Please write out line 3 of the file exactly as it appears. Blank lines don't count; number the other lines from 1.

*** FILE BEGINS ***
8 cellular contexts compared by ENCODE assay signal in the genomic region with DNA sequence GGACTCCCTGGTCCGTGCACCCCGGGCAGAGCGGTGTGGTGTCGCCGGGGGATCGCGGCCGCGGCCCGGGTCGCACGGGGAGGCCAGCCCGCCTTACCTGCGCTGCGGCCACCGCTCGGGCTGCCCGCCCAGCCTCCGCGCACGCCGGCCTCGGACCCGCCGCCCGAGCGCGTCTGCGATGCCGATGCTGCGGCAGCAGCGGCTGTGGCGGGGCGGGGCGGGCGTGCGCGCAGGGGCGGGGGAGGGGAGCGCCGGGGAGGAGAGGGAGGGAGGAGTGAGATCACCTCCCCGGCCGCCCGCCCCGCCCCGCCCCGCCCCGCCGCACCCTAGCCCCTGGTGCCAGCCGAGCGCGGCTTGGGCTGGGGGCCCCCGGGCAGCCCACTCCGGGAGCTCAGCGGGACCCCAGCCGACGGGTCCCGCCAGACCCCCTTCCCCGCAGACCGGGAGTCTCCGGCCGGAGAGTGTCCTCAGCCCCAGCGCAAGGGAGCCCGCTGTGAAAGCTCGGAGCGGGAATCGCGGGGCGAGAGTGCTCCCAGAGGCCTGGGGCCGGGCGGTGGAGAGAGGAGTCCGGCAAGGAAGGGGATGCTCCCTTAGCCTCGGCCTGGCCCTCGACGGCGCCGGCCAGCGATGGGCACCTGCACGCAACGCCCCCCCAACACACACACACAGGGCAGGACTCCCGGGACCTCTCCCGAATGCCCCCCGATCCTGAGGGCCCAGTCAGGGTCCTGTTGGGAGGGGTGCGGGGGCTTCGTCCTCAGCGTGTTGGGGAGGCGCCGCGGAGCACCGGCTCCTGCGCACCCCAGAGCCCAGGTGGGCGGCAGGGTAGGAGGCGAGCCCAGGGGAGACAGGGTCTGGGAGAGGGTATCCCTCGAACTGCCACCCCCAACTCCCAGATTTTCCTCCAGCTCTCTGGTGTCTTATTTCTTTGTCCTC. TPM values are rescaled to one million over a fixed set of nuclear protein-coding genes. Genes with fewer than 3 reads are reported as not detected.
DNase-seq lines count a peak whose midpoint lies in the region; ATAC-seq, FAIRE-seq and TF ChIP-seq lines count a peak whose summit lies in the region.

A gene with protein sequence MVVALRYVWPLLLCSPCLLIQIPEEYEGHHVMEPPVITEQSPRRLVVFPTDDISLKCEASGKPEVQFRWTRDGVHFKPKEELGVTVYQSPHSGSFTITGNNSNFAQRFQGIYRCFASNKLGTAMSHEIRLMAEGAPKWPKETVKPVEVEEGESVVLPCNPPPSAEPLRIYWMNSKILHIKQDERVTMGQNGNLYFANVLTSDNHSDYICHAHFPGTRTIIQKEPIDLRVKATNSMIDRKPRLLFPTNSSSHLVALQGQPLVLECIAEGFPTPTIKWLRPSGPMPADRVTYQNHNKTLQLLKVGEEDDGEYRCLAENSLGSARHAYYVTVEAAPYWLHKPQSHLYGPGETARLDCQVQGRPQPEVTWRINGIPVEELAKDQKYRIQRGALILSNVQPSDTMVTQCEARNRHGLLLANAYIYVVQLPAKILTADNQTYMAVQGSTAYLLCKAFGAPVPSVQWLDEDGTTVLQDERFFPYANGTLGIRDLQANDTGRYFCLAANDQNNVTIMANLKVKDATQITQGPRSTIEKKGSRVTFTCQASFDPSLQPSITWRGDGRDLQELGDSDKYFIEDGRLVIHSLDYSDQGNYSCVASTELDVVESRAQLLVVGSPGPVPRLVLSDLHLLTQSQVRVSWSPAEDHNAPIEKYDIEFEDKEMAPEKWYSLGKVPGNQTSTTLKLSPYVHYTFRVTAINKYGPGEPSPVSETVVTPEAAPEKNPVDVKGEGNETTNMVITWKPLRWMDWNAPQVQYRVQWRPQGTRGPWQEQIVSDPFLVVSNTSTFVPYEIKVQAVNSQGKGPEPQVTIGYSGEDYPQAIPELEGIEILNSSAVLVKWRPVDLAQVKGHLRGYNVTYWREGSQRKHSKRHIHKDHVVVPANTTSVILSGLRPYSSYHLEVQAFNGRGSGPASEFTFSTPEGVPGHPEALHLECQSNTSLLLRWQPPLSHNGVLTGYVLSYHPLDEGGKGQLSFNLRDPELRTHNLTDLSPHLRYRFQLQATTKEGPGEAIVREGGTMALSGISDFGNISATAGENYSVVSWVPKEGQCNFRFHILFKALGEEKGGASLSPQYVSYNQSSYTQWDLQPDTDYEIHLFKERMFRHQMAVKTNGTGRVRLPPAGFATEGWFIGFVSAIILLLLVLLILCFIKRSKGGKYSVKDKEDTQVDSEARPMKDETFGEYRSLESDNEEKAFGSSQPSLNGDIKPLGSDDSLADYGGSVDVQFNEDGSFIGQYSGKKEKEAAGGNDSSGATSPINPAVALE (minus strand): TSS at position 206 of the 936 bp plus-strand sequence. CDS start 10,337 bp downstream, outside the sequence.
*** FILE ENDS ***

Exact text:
A gene with protein sequence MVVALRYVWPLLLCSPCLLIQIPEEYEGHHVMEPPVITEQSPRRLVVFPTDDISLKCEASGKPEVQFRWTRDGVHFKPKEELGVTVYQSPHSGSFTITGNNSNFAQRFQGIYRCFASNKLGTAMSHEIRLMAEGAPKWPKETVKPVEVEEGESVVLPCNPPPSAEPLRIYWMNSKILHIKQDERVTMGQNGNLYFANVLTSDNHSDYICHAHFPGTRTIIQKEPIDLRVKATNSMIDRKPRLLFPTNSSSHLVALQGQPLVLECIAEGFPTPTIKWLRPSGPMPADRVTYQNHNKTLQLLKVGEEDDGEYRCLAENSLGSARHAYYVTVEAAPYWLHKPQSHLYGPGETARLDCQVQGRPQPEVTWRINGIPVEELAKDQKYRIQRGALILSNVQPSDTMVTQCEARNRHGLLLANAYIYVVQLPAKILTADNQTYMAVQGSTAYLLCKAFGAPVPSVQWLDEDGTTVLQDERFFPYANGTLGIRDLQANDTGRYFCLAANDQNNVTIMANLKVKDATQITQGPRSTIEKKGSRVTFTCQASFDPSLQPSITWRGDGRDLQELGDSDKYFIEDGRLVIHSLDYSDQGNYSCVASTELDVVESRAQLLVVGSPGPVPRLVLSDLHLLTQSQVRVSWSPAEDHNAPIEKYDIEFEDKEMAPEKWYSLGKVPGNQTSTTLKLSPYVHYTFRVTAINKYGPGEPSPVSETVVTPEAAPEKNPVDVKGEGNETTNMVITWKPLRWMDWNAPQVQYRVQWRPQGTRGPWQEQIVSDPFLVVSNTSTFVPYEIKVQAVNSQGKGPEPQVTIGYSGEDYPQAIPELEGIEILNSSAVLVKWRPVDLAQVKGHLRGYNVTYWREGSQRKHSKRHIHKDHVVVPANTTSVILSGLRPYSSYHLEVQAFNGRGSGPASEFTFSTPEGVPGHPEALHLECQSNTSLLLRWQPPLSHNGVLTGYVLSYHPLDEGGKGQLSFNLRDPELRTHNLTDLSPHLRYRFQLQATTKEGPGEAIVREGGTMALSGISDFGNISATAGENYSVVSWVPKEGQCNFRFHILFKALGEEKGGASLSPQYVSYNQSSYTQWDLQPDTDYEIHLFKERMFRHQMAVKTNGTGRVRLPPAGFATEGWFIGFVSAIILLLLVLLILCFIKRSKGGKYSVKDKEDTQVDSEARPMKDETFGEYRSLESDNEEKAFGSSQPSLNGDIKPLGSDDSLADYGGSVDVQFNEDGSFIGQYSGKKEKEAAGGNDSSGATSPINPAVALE (minus strand): TSS at position 206 of the 936 bp plus-strand sequence. CDS start 10,337 bp downstream, outside the sequence.